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When Christmas crackers had a Norfolk connection

PUBLISHED: 11:43 24 December 2017 | UPDATED: 11:43 24 December 2017


Caley's "Buttercup Art" Crackers - an Alfred Munnings design, early 1900s.


Once, it was Norfolk crackers that were an essential part of Christmas for families across the country and beyond. Trevor Heaton looks at some of the most nostalgic items in the Peter Kimpton Collection.

Famously, it was the Victorians who provided many of the Christmas traditions that we still follow today. And one of the most enduring is the Chrismas cracker.

It was a confectioner’s apprentice, Tom Smith, who first had the idea, in 1847, of combining a ‘banger’ mechanism with a bon-bon wrapper. The firm he founded was soon booming.

Rivals spotted the appeal of the invention, and began to make their own versions. One of these firms was Caley’s, the famous Norwich chocolate and confectionary firm, which added crackers to its range in 1898.

After the end of the Second World War, these one-time rivals merged, with Caley’s crackers now coming under the Tom Smith brand.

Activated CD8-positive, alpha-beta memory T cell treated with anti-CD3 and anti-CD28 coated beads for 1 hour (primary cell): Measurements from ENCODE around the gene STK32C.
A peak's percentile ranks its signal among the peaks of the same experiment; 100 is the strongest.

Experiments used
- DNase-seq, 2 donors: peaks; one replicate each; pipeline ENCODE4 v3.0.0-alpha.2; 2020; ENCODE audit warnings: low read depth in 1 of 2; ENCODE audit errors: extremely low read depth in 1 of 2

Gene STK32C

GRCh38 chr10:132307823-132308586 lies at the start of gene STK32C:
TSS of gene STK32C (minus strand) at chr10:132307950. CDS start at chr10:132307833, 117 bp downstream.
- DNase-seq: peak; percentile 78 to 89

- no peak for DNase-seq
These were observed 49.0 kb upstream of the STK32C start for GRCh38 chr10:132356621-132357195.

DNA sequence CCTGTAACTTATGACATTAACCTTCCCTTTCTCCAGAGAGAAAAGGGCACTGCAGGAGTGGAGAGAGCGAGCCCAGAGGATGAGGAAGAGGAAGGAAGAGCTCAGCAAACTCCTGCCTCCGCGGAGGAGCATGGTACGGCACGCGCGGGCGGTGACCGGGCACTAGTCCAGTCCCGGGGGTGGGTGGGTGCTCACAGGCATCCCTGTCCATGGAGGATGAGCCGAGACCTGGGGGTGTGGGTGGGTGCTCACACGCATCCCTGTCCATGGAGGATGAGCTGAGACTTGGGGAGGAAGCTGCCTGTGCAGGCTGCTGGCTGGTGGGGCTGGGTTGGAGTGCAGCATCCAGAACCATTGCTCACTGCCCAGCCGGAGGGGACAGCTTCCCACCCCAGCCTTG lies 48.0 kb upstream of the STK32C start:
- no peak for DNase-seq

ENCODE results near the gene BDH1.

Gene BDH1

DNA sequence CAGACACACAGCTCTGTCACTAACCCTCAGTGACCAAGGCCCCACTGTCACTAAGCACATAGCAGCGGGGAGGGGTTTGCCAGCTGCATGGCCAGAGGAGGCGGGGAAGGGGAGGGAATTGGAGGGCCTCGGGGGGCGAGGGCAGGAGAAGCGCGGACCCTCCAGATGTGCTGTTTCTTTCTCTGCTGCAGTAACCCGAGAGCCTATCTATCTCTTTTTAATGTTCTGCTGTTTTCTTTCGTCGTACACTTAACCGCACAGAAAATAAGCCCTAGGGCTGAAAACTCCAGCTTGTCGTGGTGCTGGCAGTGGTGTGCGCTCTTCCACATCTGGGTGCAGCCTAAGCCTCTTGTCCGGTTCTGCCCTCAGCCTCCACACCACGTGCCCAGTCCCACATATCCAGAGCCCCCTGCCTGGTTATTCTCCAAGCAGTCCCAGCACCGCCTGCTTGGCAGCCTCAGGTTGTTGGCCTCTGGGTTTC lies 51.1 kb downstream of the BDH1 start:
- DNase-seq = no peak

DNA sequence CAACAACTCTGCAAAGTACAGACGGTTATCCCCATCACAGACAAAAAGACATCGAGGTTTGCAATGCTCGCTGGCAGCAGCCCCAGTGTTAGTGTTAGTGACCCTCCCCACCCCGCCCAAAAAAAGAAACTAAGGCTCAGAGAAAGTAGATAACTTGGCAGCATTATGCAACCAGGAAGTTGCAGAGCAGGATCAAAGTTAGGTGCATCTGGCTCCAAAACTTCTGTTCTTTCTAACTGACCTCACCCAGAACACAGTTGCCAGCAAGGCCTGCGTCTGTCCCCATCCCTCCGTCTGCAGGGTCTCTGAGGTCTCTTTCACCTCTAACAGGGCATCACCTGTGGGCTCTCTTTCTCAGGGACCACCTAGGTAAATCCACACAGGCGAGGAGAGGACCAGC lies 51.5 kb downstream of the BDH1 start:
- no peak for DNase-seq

The new-look company started production at a factory on Salhouse Road in Norwich in 1953, and produced hundreds of millions of crackers until its closure in 1998 - 100 years after Caley’s first crackers. The Tom Smith’s name lives on, but these days its crackers are made in South Wales.

Thorpe St Andrew man Peter Kimpton, who worked at Tom Smith’s in Norwich from 1968 to 1992, is regarded as the world’s leading expert on the history of crackers, and fields inquiries from all over the world. He has written two books on the subject and - to help us all get in the mood for Monday - has picked some of his favourite box designs for us, both from the Caley Norfolk years and some Tom Smith’s London classics from before the merger.

So it just remains for us to say: have a crackin’ Christmas....

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